Early Childhood Residential Instability and School Readiness: Evidence from the Fragile Families and Child Wellbeing Study
AbstractThis paper assesses the consequences of residential instability during the first five years of a child’s life for a host of school readiness outcomes. Using data from the Fragile Families and Child Wellbeing Study, we examine the relationship between multiple moves and children’s cognitive and behavioral readiness at age five. We further test this relationship for differences among poor, near poor, and not poor children. We find that moving three or more times in a child’s first five years is significantly associated with increases in several measures of internalizing and externalizing behavior. These effects are strongest for children who live in poverty.
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Bibliographic InfoPaper provided by Princeton University, Woodrow Wilson School of Public and International Affairs, Center for Research on Child Wellbeing. in its series Working Papers with number 1195.
Date of creation: Nov 2009
Date of revision:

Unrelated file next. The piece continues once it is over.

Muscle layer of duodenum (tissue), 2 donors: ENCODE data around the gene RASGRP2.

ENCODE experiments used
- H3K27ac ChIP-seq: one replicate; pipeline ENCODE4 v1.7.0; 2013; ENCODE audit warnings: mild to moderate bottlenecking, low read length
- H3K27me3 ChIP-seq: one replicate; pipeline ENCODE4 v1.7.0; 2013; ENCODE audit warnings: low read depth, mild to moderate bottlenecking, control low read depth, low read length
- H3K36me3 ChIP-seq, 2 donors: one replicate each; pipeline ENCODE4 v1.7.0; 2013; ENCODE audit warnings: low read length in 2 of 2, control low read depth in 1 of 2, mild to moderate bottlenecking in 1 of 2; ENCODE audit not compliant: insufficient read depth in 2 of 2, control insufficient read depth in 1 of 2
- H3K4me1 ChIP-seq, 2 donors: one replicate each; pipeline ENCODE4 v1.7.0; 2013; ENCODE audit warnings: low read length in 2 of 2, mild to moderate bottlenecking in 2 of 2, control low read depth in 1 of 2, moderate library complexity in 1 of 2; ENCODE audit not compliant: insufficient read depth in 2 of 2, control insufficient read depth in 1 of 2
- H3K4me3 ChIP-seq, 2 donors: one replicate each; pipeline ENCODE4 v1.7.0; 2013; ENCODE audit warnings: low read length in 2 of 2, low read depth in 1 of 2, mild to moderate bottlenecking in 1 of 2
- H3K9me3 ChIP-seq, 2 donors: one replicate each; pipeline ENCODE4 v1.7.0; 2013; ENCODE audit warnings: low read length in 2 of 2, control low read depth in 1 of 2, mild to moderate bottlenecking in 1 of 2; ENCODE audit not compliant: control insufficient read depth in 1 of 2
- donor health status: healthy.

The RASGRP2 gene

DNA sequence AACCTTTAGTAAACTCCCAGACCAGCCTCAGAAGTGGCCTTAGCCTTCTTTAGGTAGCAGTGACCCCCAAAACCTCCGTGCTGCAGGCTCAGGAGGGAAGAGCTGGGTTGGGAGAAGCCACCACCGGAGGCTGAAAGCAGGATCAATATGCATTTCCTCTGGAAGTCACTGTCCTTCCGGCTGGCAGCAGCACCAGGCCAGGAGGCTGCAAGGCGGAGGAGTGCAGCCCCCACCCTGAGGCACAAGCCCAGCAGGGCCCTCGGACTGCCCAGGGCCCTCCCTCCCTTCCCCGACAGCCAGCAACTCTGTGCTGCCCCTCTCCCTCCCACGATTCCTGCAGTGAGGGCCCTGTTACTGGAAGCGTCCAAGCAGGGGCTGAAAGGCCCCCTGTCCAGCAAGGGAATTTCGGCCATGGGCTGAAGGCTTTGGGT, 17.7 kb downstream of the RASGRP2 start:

housing instability; Fragile Families and Child Wellbeing Study; behavior problems; test scores; poverty;
Find related papers by JEL classification:
- D19 - Microeconomics - - Household Behavior - - - Other
- D63 - Microeconomics - - Welfare Economics - - - Equity, Justice, Inequality, and Other Normative Criteria and Measurement
- I21 - Health, Education, and Welfare - - Education - - - Analysis of Education
- J15 - Labor and Demographic Economics - - Demographic Economics - - - Economics of Minorities, Races, and Immigrants; Non-labor Discrimination
- I30 - Health, Education, and Welfare - - Welfare and Poverty - - - General
This paper has been announced in the following NEP Reports:
- NEP-ALL-2009-11-27 (All new papers)
- NEP-HAP-2009-11-27 (Economics of Happiness)
- NEP-URE-2009-11-27 (Urban & Real Estate Economics)
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